Trudeau has previously spoken out about creating an environment in Canada that allows companies to scale. Earlier this year, at a Toronto Region Board of Trade dinner, he stated, Canada needs to be “keener” on recognizing and taking advantage of our resources.
“We need to make sure there is a business ecosystem, supporting and drawing on this world-class talent we have,” Trudeau said at the time.
Regarding today’s announcement, Trudeau pointed to the traditional challenges facing Canadian companies when it comes to scaling. He noted this investment is focused specifically on addressing those challenges by utilizing the different skills and resources of what he called the some of Canada’s top innovation hubs.
“Where we have traditionally faced a challenge in Canada, is companies scaling up from $5 million… to $100 million dollars,” he said, “We know, talking to many entrepreneurs and startups leaders that they would love to scale up and stay in Canada, they don’t want to have to sell out to global investor and Silicon Valley. We recognize the benefits of them scaling up at home are enormous…we want to help them grow into the global platforms we know they can be.”
Today’s investment is part of the government’s Innovation and Skills Plan, which looks to make strategic investments to build “innovation ecosystems in Canada.” Other investments have included the Supercluster initiative, Venture Capital Catalyst, and the Global Skills Strategy.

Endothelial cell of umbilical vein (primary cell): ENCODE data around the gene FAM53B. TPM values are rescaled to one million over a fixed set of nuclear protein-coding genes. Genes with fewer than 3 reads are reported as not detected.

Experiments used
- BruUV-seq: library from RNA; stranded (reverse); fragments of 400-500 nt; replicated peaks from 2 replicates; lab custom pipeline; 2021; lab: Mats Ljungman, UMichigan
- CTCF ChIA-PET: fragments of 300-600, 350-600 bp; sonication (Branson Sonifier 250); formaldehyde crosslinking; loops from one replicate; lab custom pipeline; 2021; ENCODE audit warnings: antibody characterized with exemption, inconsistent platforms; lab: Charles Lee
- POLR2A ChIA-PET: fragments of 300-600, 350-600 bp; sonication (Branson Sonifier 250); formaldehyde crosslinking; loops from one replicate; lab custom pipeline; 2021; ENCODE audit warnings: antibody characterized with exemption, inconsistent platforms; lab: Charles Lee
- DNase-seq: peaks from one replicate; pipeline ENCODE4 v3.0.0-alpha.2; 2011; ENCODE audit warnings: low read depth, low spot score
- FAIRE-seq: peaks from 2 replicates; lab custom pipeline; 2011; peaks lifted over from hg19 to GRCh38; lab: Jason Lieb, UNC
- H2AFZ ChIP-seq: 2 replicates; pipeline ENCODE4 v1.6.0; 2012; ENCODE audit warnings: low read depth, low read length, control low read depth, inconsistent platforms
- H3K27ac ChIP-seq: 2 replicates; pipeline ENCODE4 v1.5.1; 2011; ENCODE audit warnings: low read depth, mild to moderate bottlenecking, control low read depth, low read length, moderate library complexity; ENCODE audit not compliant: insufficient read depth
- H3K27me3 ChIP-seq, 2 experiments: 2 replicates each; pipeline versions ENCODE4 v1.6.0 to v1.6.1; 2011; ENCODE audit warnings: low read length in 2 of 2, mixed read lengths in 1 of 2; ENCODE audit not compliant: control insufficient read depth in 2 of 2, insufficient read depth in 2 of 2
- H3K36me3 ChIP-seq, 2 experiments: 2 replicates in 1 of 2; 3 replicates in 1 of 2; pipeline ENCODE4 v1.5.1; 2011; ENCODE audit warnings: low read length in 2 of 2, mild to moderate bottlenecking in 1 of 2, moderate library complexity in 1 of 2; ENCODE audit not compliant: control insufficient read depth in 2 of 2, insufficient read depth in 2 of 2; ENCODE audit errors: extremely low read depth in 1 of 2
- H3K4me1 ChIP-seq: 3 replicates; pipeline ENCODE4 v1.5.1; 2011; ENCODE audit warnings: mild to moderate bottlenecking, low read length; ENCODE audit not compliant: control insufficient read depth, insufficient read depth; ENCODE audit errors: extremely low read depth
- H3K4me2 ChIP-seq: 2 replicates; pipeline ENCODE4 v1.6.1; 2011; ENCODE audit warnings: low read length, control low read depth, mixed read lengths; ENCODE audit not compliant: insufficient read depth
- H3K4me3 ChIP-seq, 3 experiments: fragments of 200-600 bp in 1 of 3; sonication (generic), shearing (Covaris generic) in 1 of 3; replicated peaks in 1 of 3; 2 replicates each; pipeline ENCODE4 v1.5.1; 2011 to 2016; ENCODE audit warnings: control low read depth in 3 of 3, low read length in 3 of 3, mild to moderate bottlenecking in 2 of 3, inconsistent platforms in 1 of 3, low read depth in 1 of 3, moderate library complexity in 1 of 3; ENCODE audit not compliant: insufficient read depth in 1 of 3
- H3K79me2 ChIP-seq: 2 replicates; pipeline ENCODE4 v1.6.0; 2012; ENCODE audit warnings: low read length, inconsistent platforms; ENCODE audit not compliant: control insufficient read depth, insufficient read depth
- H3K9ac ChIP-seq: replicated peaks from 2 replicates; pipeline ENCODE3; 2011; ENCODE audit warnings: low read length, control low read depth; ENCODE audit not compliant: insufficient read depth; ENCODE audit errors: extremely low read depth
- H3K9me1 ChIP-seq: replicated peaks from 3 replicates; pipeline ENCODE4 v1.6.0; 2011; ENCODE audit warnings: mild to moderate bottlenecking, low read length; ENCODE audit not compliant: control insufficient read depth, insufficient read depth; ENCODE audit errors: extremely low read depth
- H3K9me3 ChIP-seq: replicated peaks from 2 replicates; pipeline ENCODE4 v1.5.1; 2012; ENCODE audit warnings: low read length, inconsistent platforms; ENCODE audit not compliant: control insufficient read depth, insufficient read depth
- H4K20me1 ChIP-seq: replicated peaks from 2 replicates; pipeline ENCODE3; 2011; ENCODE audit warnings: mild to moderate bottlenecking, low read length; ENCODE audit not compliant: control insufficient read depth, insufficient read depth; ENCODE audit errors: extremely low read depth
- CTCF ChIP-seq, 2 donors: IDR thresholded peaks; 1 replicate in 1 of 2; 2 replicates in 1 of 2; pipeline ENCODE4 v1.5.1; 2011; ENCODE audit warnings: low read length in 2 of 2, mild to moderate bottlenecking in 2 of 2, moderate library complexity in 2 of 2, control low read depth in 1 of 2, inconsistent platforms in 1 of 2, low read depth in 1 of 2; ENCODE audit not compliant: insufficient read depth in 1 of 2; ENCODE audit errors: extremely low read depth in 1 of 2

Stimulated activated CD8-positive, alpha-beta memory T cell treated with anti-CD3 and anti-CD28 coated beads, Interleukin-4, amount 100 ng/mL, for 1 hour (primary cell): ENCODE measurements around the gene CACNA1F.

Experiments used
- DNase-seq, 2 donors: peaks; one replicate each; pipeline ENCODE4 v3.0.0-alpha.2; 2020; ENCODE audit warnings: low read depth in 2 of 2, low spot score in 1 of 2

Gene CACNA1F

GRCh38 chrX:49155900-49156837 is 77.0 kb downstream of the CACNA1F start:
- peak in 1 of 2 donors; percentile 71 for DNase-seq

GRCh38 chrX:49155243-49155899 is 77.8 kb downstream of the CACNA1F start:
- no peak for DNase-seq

The 30 companies that will be receiving support from the Communitech, MaRS Discovery District, and Invest Ottawa, to help them scale, were not specified in the announcement.
From CAIP to Scale-Up
The last time that Canadian innovation hubs received this amount of funding was through the national Canada Accelerator and Incubator Program (CAIP), which was announced in 2013, allocating $60 million over five years to outstanding incubators and accelerators. An additional $40 million was added to the program in 2014.
At the time the CAIP program was delivered on behalf of the Government by the National Research Council’s Industrial Research Assistance Program (NRC-IRAP). It selected 15 organizations across Canada to receive funding including Invest Ottawa, Communitech (in collaboration with University of Waterloo’s Velocity, Laurier LaunchPad, and the Waterloo Accelerator Centre), and other regional hubs including New Brunswick’s Propel ICT.